Beth Meadows

Let's Begin

Beth MeadowsComment

My work isn't directly about it, but it may be because of it. And in spite of it.

There is a strong connection between pursuing, or not pursuing, a creative life and mental health. 

If you pursue it, it can make you crazy. It most likely will.

If you don't pursue it, it will also make you crazy. I think a lot of people don't know why they feel shut down, depressed. I think one reason is because, a long time ago, they gave up on a creative life. They work and drink to fill that void.

When I say creative life, I don't necessarily mean a professional one. I mean one spent cooking at home, taking a dance class, stringing together beads. It could also mean professionally, but more and more, that makes no difference to me in terms of the necessity of the pursuit of it. I love to see people try. Of course, I love to see someone become good at what they do, but I know they will never become good without starting. So I love to see a person begin.

In my life, I have pursued creativity as a profession, and there have been many stages of darkness involved in this process (I know. Dramatic). I'm happy to know that the initial stage is dead and gone- the one where I spun my wheels almost to death, the one where I almost forgot the reason why I create.

I made it over the wall. It's not a question of will I be creative in my life, but in what capacity.

Today... I am feeling stuck. It feels like a struggle between what I want- to create from deep within my soul (blerg)- or to create professionally. I don't know if they can be the same. That question is plaguing me.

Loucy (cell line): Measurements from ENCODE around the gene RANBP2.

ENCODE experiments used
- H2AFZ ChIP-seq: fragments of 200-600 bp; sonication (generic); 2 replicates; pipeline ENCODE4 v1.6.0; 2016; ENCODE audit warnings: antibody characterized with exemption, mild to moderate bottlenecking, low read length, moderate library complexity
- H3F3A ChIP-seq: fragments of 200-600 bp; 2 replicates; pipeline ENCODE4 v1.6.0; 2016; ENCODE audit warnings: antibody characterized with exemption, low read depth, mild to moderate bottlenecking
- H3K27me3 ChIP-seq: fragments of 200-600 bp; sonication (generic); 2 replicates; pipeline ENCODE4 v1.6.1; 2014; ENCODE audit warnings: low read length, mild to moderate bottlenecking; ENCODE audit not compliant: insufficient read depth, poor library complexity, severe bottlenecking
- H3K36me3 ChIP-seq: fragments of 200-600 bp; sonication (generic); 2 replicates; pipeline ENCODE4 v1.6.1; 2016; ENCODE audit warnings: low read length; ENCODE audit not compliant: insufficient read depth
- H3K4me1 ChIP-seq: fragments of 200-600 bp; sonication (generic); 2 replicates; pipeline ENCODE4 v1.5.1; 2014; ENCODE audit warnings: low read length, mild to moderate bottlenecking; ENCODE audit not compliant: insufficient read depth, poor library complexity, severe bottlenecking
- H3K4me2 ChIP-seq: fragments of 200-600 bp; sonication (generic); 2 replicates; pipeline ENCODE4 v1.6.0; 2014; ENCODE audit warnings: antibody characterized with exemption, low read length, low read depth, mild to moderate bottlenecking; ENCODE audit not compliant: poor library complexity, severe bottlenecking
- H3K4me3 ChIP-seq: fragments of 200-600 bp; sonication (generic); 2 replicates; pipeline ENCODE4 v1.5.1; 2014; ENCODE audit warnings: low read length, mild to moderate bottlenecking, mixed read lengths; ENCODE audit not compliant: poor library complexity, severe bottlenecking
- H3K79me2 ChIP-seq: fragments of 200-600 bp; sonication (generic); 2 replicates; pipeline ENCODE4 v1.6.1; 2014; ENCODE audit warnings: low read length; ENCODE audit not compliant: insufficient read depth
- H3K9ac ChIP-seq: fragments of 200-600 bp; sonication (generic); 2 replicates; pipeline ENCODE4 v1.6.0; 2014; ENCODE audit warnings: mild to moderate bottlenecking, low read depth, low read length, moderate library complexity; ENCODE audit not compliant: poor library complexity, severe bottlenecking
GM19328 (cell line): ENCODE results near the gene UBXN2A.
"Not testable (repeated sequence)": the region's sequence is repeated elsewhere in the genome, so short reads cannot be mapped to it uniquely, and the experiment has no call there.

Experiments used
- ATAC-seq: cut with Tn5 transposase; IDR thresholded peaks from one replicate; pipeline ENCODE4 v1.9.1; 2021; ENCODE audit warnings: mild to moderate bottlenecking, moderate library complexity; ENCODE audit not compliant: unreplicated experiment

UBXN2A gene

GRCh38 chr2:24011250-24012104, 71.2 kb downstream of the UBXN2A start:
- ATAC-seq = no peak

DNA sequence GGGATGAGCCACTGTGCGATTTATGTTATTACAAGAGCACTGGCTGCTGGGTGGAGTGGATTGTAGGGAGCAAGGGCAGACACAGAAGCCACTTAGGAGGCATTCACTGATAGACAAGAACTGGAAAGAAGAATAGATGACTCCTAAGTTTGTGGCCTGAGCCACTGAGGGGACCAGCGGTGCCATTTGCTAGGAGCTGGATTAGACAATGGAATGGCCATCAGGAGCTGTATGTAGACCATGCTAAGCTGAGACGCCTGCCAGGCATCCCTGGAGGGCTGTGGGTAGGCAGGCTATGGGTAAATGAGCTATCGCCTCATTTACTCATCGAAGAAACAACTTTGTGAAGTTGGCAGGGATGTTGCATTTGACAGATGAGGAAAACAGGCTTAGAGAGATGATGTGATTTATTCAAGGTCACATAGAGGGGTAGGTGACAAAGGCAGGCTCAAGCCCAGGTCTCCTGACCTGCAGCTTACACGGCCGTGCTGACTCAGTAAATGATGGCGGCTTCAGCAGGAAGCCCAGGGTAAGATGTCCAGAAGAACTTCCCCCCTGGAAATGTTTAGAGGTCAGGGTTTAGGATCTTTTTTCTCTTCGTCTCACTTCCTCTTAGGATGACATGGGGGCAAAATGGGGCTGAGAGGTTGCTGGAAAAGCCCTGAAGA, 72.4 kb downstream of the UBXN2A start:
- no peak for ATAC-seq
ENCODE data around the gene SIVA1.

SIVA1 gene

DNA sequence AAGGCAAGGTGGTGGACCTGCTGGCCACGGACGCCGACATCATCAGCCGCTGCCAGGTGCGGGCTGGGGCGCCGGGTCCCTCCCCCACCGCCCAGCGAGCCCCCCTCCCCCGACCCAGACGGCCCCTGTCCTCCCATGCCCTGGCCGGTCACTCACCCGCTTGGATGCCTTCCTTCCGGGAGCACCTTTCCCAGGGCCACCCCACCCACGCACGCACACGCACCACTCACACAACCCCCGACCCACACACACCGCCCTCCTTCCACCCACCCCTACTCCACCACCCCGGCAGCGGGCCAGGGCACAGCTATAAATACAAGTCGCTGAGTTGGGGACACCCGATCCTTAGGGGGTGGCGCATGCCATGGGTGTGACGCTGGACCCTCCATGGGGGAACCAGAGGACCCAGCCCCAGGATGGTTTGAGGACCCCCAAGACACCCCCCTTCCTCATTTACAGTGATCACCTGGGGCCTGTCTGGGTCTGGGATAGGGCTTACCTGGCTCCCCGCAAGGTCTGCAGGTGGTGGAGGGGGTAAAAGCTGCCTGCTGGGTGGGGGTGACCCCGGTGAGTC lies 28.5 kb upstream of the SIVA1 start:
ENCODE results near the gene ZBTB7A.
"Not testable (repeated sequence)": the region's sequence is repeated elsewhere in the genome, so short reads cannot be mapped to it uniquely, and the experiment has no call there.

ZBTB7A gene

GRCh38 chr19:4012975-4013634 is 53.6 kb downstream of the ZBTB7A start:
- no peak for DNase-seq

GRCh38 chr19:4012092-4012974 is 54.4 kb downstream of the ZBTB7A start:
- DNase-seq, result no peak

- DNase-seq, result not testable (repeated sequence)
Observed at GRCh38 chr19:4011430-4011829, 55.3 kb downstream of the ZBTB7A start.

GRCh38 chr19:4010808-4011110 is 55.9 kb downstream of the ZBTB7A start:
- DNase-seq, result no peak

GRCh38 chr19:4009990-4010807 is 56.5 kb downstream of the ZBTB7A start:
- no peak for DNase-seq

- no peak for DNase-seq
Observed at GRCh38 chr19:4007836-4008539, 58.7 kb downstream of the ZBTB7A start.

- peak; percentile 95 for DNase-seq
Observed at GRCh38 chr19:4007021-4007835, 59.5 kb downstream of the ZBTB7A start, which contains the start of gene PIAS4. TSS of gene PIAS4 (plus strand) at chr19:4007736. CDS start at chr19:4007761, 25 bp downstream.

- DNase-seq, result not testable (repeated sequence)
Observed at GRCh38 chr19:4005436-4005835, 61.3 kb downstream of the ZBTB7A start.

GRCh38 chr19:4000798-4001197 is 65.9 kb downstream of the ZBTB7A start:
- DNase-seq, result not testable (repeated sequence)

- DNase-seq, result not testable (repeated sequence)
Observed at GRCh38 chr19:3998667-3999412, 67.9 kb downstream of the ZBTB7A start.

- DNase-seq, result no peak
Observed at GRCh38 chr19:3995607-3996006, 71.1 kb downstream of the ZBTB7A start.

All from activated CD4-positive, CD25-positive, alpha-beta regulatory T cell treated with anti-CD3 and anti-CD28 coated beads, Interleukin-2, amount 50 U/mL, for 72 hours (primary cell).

And there is a great risk of creating from that place within. It's vulnerable and scary. If it doesn't work out, what else is there? (I realize that is a loaded and personal question. Maybe I will unpack that one later...)

Left to my own devices, what I create isn't that good (You should see my sketchbook). It is creating for others that pushes me toward refinement. I feel like I need that give and take. I can't just make art and hide it away. That is not fair to my work. If it needs others to become better, I need to share it.

But in this process of creating for others, I make things really hard for myself. I squash the ideas and methods that come easy to me. I have subconsciously operated under the notion that if it comes naturally, it must not be good. Where did that even come from? It's such a dadgum sad thought.

I've had to admit it recently. I am the stereotype. I am an artist that struggles internally- deeply. Recently there is a steady voice that keeps whispering to make things easier on myself. But pursuing what comes naturally to me feels scarier than not. At least to take that first step. It's going to be a war all the way. And for me, a lot of hours. Hours and hours of work.

This blog post is obviously a step toward it, so there's that. (please, no applause)

Here is what I am thinking through:

What do I want to do?

How will I find the resources to do it?

What is in my heart to share? Am I willing to share it?

To whom will I share it with?

To what extent does it matter what other people want? Can I make artwork and be content if it never sells? If it never sells, in what capacity will I share it? What does that even look like?